“I am vice president. In this I am nothing, but I may be everything.” -John Adams
I shall not waste a moment of your time proffering my thoughts about whom Mitt Romney might select as his running mate against President Obama and Vice President Biden. Suffice to say he will pick somebody—probably within a week of the Republican National Convention, which begins August 27—and we can discuss What It Means when he does. The guessing game the media indulges in beforehand is exactly that—a game.
On the other hand, the subject of the vice presidency itself is well worth broaching around this time in the election cycle, if only to distract us from the general stench of nonsensical nothingness that tends to dominate the scene here in the dog days of summer.
As I see it, any consideration of the second-highest office in the land must include the above observation from John Adams, the inaugural holder of the position. From its inception, the gig has entailed precisely two constitutional duties. The office-holder is president of the Senate and entitled to cast a tie-breaking vote, and he shall become president of the country should the office become vacant in mid-term.
The second of these commissions, you might agree, is a bit more exciting than the first. Even before the current rule about the Senate needing a 60-vote “supermajority” to get anything passed, the role of tie-breaking was a fairly infrequent one. Only six vice presidents in history have executed more than ten, the most recent of these being Schuyler Colfax, second-in-command under General Grant. Dick Cheney cast eight tie-breaking votes during his tenure. Thus far, Vice President Biden has cast none at all.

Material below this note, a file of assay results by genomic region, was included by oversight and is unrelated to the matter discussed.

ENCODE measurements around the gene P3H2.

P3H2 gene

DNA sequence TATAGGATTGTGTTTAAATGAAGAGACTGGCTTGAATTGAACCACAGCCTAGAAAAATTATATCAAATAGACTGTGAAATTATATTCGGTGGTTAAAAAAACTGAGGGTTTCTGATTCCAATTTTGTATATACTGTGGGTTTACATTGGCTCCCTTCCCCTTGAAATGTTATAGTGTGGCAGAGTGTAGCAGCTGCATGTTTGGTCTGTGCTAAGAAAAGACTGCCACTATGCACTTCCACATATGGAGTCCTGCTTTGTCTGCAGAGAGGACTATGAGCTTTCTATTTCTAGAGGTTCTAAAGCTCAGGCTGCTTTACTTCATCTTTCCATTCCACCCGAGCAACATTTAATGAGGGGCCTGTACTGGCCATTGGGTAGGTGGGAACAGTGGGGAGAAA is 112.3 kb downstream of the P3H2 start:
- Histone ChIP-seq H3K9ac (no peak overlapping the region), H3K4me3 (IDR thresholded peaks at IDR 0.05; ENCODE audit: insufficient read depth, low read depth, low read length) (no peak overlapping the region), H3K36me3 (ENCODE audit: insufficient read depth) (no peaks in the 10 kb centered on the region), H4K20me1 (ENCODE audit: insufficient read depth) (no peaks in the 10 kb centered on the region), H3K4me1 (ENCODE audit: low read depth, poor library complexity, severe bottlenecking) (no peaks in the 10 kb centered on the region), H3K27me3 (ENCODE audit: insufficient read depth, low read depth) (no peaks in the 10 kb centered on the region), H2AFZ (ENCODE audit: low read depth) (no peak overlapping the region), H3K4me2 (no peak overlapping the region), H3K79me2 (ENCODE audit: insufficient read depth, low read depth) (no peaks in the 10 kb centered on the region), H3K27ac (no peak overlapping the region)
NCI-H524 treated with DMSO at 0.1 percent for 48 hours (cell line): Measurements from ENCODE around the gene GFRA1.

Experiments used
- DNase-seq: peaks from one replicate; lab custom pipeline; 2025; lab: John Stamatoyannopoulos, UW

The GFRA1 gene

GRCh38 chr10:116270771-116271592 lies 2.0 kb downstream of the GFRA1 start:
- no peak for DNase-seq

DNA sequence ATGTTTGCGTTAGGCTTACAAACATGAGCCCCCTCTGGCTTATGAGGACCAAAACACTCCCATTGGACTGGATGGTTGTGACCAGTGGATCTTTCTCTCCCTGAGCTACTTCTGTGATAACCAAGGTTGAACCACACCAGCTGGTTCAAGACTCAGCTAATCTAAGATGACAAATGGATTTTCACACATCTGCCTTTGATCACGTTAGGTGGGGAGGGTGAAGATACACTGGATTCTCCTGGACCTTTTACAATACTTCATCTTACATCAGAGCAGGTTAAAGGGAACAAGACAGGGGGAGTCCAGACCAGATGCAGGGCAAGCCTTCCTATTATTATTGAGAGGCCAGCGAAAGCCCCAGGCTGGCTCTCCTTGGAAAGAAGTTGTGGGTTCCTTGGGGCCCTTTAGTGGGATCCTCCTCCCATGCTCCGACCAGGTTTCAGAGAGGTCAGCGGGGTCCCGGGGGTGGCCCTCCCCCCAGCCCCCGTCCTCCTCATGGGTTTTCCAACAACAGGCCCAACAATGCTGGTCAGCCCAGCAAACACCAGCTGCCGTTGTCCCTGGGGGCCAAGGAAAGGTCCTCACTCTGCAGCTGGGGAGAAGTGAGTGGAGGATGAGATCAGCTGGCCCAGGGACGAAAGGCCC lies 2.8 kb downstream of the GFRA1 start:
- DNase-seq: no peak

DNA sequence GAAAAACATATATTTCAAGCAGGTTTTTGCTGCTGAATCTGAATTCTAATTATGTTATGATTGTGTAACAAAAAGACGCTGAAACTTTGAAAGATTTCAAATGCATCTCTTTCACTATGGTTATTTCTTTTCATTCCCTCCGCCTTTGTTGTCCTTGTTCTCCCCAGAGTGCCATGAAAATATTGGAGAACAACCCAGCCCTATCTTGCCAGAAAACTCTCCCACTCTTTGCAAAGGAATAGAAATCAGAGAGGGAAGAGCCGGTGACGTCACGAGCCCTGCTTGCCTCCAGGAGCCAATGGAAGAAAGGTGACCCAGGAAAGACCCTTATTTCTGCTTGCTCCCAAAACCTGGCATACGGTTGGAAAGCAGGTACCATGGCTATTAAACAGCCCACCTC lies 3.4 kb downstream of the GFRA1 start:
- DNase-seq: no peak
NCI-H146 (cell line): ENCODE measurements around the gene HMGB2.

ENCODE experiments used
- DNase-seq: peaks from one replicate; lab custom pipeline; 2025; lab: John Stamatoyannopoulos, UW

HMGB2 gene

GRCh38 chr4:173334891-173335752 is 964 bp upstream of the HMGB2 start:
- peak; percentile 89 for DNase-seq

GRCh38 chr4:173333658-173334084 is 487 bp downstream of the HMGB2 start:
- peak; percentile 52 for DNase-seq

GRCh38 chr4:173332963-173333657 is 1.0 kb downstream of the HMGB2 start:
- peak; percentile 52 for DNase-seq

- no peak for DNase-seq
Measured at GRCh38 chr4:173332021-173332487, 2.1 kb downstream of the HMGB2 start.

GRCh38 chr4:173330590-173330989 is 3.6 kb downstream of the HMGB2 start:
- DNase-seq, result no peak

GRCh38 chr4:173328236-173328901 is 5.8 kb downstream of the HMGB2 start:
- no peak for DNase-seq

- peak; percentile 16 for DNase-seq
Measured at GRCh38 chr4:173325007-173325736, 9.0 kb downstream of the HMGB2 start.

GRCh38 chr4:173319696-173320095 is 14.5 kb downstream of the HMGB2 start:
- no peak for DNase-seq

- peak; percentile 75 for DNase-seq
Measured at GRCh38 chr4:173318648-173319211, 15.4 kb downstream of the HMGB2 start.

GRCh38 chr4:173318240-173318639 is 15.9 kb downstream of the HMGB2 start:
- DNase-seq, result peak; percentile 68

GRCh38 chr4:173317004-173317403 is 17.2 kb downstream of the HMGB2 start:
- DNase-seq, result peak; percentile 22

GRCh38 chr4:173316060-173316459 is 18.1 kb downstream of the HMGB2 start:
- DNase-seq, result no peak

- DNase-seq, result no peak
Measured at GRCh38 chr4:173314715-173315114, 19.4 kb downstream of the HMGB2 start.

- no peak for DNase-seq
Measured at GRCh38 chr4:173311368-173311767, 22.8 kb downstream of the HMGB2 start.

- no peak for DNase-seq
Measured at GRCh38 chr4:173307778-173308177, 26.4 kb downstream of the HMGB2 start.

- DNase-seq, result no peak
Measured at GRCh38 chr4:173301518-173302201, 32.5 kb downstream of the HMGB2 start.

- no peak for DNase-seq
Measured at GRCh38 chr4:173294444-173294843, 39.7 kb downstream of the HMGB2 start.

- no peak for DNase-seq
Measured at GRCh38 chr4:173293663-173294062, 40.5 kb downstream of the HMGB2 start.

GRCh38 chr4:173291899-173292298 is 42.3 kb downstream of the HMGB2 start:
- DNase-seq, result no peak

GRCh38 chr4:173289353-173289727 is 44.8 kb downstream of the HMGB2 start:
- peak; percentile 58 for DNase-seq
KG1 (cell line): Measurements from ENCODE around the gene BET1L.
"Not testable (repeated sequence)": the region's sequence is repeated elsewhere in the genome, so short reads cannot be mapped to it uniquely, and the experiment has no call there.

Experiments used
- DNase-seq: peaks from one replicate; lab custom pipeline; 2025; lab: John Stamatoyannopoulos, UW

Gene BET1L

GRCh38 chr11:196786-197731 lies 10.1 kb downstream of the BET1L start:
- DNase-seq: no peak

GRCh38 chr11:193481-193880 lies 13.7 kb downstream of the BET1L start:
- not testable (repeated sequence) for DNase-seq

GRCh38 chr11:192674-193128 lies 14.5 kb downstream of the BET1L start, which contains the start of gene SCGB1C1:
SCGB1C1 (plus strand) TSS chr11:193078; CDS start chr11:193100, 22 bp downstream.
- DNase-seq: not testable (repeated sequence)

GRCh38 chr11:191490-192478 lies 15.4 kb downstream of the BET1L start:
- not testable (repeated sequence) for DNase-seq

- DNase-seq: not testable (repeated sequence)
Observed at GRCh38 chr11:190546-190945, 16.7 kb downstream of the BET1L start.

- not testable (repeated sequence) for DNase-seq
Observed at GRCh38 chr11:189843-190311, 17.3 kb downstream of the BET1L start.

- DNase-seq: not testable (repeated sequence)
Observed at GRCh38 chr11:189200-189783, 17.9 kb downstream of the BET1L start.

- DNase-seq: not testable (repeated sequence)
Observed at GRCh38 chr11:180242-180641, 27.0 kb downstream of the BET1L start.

The matter of assuming the presidency on a moment’s notice, however, offers a frightfully rich history, indeed. The numbers alone send a chill down the spine: Out of 42 individuals who have held the nation’s highest office, 34 have come out alive. Four were assassinated; four more died in office of natural causes. (To say nothing of the myriad failed assassination attempts down the years, plus the resignation of Richard M. Nixon.)
Alarming, then, to consider what little thought many presidents have paid the role for much of the country’s history.
In the election of 1944, Franklin D. Roosevelt dropped his sitting vice president, Henry A. Wallace, and replaced him with a man he had barely met, one Harry S Truman, who was selected more or less by committee in the waning hours of the Democratic convention. A minor point of historical trivia, no doubt, except for the small matter of Roosevelt proceeding to die a scant five weeks into his term, deeding the country to Truman whom, apart from anything else, Roosevelt had not troubled to enlighten on matters of the atomic bomb. Quite the learning curve to bequest, wouldn’t you say?
From this anecdote alone, we should understand Mitt Romney’s—or anyone’s—selection of a running mate as a litmus test for whether he is a serious person who respects the gravity of the office he seeks. John McCain, opting in 2008 for a first-term governor with no evident grasp of national affairs or the English language, demonstrated he is not. Obama’s selection of Biden—a six-term senator with political experience out the wazoo—suggested he is, as did George W. Bush’s selection of Cheney, himself a 30-year public servant, eight years prior.
For an aspiring or sitting president, the office of constitutional understudy cannot be a pleasant one to ponder: By definition, it is a mark of one’s mortality, an omnipresent reminder that the Most Powerful Man in the World is replaceable. Some have interpreted McCain’s ridiculous selection of Sarah Palin as a form of arrogance: He may well have thought Palin unready for the job, but he figured it didn’t matter because he was never going to die.
Alas, the president of the United States is, in fact, as mortal as the rest of us—if not more so—and the existence of the vice president is rooted in the assumption not that the president might check out in office, but that he will. That, finally, is what one must most bear in mind when Romney unveils his political spouse: The distance separating the two is not a heartbeat—as the common maxim would have it—but the lack thereof.
To Mr. Adams’ point, the job is, potentially, a constitutional big bang: Everything, through a near-instantaneous alchemy, from nothing at all.